Wednesday, September 24, 2014

"City of God" XIX.3

Chapter 3:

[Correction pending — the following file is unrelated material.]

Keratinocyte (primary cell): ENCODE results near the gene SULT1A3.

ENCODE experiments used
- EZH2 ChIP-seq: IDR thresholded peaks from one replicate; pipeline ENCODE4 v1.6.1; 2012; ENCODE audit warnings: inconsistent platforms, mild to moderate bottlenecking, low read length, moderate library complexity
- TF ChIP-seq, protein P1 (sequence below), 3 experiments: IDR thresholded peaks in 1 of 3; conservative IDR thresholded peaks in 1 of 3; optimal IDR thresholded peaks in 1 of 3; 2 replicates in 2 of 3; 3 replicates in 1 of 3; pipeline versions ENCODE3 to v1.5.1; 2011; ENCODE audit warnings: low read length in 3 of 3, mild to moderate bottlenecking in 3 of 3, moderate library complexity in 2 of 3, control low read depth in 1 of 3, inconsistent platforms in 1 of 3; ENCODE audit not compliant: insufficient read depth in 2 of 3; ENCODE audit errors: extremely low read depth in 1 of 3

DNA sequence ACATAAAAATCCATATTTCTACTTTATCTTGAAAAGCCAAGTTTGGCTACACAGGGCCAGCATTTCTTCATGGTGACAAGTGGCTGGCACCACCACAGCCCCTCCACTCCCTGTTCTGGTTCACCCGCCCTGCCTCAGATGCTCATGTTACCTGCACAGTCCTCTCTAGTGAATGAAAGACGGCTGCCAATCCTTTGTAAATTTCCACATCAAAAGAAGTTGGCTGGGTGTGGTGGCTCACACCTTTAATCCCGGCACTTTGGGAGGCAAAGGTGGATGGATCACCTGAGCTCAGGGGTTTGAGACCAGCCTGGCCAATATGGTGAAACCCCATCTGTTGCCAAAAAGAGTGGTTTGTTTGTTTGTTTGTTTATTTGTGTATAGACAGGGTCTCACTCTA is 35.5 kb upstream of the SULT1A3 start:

In further narrowing down the philosophical options in pursuit of truth, Varro argues that man is neither just soul nor just body, but a combination of the two, "much as we say a 'team' is made up of two horses harnessed together... We never say that either of them, however closely linked with his mate, is the team, but that the pair is the team." Therefore, the highest good of man must be good for both body and soul. This is found only in virtue, which cares for both body and soul and which alone can make us happy. This virtue requires a number of things in order to develop in the human life, including education and society (though we may be a bit flexible in where we find these last two things--"society" may just mean "the world at large", or "our own households"). Everything other than this is a matter of relative indifference among philosophers, for example, what does it matter whether or not a philosophers dresses and eats like a Cynic, so long as he holds to these truths?

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